| G. Michael Dobbs
Chris Lisinski of the State House News Service reported the following last week: “House leaders have offered few details about what they plan to include in a transportation revenue package targeted for release this month, but two advocates said Wednesday that toll increases and expansions should be a critical part of the strategy. In a WGBH panel discussion on transportation funding, A Better City CEO Rick Dimino said the state could raise more than half of the $50 billion in new revenue his organization believes is needed for transportation by adding tolls to roads that currently do not have them, increasing the existing tolls and imposing tolls at the state’s borders. The changes could also help improve equity across the state by ensuring most drivers face similar costs for their commutes, compared to the current system where North Shore and MetroWest motorists bear most of the tolls. ‘Roadway pricing is a critical part of our future as well as an important part of how we deal with greenhouse gas emissions and how we deal with congestion,’ Dimino said. ‘We hope that's a piece of this legislation.’”
So for years I’ve heard the argument the bulk of state transportation resources must stay in the eastern part of the state because that’s where everyone lives. Now, the idea is being floated that people outside of the Boston area should pay more through additional road tolls.
Does that mean out here as well, where we have much more limited mass transit options? The comment was about roads at the Commonwealth’s borders with other states. Does that meant Vermont, New York and Connecticut? Increased turnpike tolls? Tolls on I-91?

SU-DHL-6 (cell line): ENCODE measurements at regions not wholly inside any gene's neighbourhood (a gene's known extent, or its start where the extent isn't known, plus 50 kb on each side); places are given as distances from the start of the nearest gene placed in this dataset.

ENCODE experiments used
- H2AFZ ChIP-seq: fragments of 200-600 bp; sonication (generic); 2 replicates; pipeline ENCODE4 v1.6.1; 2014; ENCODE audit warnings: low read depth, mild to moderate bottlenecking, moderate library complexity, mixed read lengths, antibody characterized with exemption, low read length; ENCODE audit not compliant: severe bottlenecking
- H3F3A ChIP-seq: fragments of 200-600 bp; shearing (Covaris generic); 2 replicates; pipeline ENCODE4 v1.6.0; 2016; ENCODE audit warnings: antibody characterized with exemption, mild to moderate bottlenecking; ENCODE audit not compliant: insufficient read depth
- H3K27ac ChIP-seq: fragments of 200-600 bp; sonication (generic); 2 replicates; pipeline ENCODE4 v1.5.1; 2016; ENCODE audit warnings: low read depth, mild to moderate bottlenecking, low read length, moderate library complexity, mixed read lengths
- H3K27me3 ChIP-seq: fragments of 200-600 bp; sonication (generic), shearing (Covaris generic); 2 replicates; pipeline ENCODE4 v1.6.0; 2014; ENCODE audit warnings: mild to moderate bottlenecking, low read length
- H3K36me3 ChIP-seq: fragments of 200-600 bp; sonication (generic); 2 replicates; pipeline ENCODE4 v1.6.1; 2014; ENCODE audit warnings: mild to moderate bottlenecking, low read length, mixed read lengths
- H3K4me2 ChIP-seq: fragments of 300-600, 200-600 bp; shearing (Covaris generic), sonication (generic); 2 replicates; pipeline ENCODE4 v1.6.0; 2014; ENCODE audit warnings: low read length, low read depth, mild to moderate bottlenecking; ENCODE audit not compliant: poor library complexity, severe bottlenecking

Lisinski added, “Key House legislators have not ruled any new revenue other than a public transit fare hike off the table for the upcoming debate, and they hinted an increase to the state's 24-cents-per-gallon gasoline tax is likely to be a piece of the solution.”
An increase to the gasoline tax is felt far more out here than in the greater Boston area, because we use our cars far more to get around.
Would any of that increase in taxes stay in the four western counties? Would any of it be used to increase or fund more efficiently out current mass transit options?
The tremendous traffic congestion in the eastern part of the state can be attributed in part to the Commonwealth’s lack of effort to spread economic development across the state in a more equitable manner.
I get it. Companies have wanted to be in the Boston area because of the amenities and cultural features that region has to attract employees. The problem is the success of those decades of effort has resulted in growth that is not sustainable. The roads are clogged, housing costs have skyrocketed and the cost of doing business has increased.
If the proposed increases in tolls or taxes actually had standing allocations to transportation projects here I would consider supporting them. My fear is without any such allocations, we would be paying to support improvements that mean nothing to us.
And this is par for the course.
Comprehensive transportation reform and infrastructure improvements are needed that would benefit the entire Commonwealth.
Readers of this column have noted over the years of my references to the family dog, Lucky the Wonder Bichon. I’ve had readers reference Lucky to me and it was fun to make him part of this family as he was part of our family.
After a long period of declining health, we made the decision he should suffer no longer. He was 19 years old.
I want to thank the professionalism and caring exhibited – as usual – by the staff of the Eastfield Hospital of Animals. They are wonderful and caring health care providers.
Lucky was a loving, sweet, but strong willed little guy with many idiosyncratic behaviors. He had to sit next to my wife on the couch but he had to sleep next to me. He disliked my wife and I being in different rooms, especially when I was in the three-season room smoking a cigar. He would come see me, then go see her, back and forth.
Like any beloved family member he will be missed very much